In response to International Regulations adding the art market under anti-money laundering regulations, the US recently brought the sale of antiquities under the Bank Secrecy Act (BSA) and began a study of the potential need to bring fine art transactions under the BSA as well.
The Treasury concluded that despite the potential ease of money laundering through high-value art transactions, the government should first turn to regulating real estate transactions because of the prevalent recent use of cash. However, it found that particular actors within the art market are more at risk of being unknowingly or complicitly involved with money laundering and terrorist financing transactions.
In order to immediately address the potential risk of money laundering, the Treasury suggested that the government could take the following steps:
- Encourage the use of a single state run database with third-party identity services to protect and verify the identity of buyer and sellers in the market for providing intermediaries and law enforcement with helpful information;
- Update guidance and training for law enforcement, customs enforcement, and asset recovery agencies;
- Using FinCEN record keeping authorities to support information collection and enhanced due diligence; and
- Bring certain art market participants, who are a higher risk of participating in ML under the current legal framework and obligating them to create and maintain Anti-Money Laundering (AML) programs.
What is it about the art market?
If you are reading this, you probably already know the art market is an opaque world where private sales and confidentiality rule. Artworks are easy to transport (with a trusted handler of course) and may be stored for years in freeports changing ownership numerous times with out being touched. The subjectivity of an art works value and issues with provenance verification, particularly from the prospective of outsiders, such as regulatory officials, makes enforcement of illicit sales a challenge. Fine art has also become a significant asset class and has been used to secure loans. Finally, as transactions move to the digital world, there are more avenues to obfuscate who the the actual beneficial purchaser may be in a transaction.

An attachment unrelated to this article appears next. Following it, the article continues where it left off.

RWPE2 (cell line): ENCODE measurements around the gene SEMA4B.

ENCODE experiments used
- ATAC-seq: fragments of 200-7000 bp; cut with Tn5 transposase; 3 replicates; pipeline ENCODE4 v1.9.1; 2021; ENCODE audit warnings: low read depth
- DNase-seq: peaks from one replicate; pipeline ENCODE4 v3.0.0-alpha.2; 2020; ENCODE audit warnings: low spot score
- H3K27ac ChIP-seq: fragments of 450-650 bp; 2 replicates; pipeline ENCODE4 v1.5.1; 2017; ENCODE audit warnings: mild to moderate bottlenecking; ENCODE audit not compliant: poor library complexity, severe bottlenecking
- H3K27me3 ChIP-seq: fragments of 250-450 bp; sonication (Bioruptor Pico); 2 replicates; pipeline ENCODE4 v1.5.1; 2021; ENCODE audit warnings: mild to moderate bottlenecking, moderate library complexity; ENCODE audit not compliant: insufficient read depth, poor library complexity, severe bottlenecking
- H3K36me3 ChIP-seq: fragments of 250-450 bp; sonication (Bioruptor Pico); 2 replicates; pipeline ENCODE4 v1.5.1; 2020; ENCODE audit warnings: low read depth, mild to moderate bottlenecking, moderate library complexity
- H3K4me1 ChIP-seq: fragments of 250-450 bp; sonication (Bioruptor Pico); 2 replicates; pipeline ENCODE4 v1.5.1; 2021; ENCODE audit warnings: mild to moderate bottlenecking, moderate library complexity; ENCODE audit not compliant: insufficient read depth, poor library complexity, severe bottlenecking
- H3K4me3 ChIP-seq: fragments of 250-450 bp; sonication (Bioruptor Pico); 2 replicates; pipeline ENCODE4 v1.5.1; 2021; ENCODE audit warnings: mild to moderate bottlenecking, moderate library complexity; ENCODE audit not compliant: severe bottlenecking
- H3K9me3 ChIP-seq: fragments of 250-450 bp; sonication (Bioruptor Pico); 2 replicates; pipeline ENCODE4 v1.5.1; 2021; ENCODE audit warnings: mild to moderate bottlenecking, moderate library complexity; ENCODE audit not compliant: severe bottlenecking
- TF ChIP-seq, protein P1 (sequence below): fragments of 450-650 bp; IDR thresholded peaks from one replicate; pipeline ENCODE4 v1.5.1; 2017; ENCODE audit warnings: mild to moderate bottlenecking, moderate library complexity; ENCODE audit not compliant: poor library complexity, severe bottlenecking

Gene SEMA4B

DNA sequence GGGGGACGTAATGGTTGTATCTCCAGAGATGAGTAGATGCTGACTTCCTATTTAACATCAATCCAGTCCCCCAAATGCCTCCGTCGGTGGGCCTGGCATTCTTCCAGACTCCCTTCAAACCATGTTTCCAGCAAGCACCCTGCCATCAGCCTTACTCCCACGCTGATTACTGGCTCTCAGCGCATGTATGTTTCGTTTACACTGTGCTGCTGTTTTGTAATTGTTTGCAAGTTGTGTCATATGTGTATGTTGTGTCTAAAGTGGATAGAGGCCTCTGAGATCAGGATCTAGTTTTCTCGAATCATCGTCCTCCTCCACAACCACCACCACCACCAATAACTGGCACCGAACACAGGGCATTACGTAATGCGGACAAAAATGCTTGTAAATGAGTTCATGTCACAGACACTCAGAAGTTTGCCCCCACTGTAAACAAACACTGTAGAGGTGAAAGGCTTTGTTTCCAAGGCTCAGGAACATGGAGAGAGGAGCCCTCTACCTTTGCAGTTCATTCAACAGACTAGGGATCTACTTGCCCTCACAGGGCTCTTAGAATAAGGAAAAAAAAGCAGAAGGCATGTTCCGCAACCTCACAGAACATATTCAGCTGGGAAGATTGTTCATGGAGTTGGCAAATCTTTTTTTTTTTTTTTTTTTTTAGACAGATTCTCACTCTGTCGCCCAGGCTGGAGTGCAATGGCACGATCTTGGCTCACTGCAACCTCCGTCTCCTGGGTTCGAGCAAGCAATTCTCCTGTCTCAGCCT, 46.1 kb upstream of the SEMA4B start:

Levels of Vulnerability of Art Market Participants and The Treasury’s Reasons
Auction Houses: “Potential Vulnerability”
- Many already maintain programs but there is no current way to regulate their effectiveness.
- The secondary market does not have an incentive to protect artist reputations
- Auction Houses have incentives to sell at the highest price.
Galleries: “Low Vulnerability”
- Many rely on repeat customers where a relationship has been built and have incentives to identify high-net worth individuals and collectors.
- The primary market has an incentive to protect artist reputation.
- Generally, money laundering through a gallery would require a complicit or negligent dealer or unknown intermediaries acting on behalf of the buyer.
Art Fairs: “Potential Vulnerability”
- When transactions occur at a fair there may be time constraints, therefore opportunity for money laundering to unknowingly occur.
- Success is not measured by the number the of sales but the relationships built, therefore, actual sales may be more likely to occur in the future.
Online Marketplaces (including Auction Houses, Galleries, and Art Fairs online pretense): “Exploitable Vulnerability”
- Pose a money laundering challenge when verifying even voluntarily disclosed information from the buyer, such as their drivers license, passport or other government issued photograph identification.
- Accepting digital currency poses a higher money laundering risk as it is unregulated.
- Third-party and peer-to-peer marketplaces cannot be easily regulated, creating a higher vulnerability.
Museums, Universities, and other Nonprofits: “Exploitable Vulnerability”
- Museums do not maintain market incentives to collect any information on the buyer if a work is deaccessioned.
- Donations are an easy way to get tax write-offs and launder money through the donation of illegally purchased goods.
- There is generally limited staff that specializes on tax evasion or AML regulations.
- Other nonprofits do not have art or financial staff involved with acquisitions or sales of works and may be particularly vulnerable when transacting on their own behalf.
Art Advisors, Interior Designers, and Other Intermediaries: “Exploitable Vulnerability”
- Represent money laundering vulnerabilities in the art market due to their role in maintaining anonymity.
- May have the contractual ability or verbally expressed authority to make purchases with their own funds on behalf of the ultimate beneficiary without any legal or business obligations to dislocate the end client to sellers.
- Certain trade organizations, such as Art Dealers Association of America, require provenance verification which in turn requires the name of seller and buyer to be divulged, however, many intermediary transactions do not.
Art Lending and Finance Firms: “Exploitable Vulnerability”
- When using art as a lien, boutique lending firms do not have a legal obligation to collect information on the ultimate owner of the art or the source of funds used to acquire it before providing loan secured by a high-value artwork.
Freeports and Art Storage Facilities: “Minimal Vulnerability”
- In “black box” freeports, items can be stored anonymously and indefinitely and have the potential to change ownership without the facility even knowing.
- US Customs has limited jurisdisdiction and insufficient knowledge of the art world.
- Primary use of such facilities is for the tax benefits.